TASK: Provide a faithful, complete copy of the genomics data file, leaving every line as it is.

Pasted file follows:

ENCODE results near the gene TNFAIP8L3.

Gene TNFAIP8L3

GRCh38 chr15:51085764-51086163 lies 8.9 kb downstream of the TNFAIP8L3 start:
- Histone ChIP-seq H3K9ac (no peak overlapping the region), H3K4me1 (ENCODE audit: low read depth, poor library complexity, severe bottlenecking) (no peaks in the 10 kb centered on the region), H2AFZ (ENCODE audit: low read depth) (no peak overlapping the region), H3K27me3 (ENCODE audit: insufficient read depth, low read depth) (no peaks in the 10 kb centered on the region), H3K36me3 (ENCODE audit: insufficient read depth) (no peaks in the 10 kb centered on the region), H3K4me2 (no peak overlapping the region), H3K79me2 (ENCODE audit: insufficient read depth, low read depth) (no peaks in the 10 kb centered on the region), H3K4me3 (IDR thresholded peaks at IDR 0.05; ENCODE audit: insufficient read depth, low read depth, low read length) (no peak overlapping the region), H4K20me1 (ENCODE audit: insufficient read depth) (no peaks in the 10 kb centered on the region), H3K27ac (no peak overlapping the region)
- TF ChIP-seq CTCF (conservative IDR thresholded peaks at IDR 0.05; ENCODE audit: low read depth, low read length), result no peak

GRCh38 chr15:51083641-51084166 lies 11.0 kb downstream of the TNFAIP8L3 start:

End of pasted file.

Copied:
ENCODE results near the gene TNFAIP8L3.

Gene TNFAIP8L3

GRCh38 chr15:51085764-51086163 lies 8.9 kb downstream of the TNFAIP8L3 start:
- Histone ChIP-seq H3K9ac (no peak overlapping the region), H3K4me1 (ENCODE audit: low read depth, poor library complexity, severe bottlenecking) (no peaks in the 10 kb centered on the region), H2AFZ (ENCODE audit: low read depth) (no peak overlapping the region), H3K27me3 (ENCODE audit: insufficient read depth, low read depth) (no peaks in the 10 kb centered on the region), H3K36me3 (ENCODE audit: insufficient read depth) (no peaks in the 10 kb centered on the region), H3K4me2 (no peak overlapping the region), H3K79me2 (ENCODE audit: insufficient read depth, low read depth) (no peaks in the 10 kb centered on the region), H3K4me3 (IDR thresholded peaks at IDR 0.05; ENCODE audit: insufficient read depth, low read depth, low read length) (no peak overlapping the region), H4K20me1 (ENCODE audit: insufficient read depth) (no peaks in the 10 kb centered on the region), H3K27ac (no peak overlapping the region)
- TF ChIP-seq CTCF (conservative IDR thresholded peaks at IDR 0.05; ENCODE audit: low read depth, low read length), result no peak

GRCh38 chr15:51083641-51084166 lies 11.0 kb downstream of the TNFAIP8L3 start: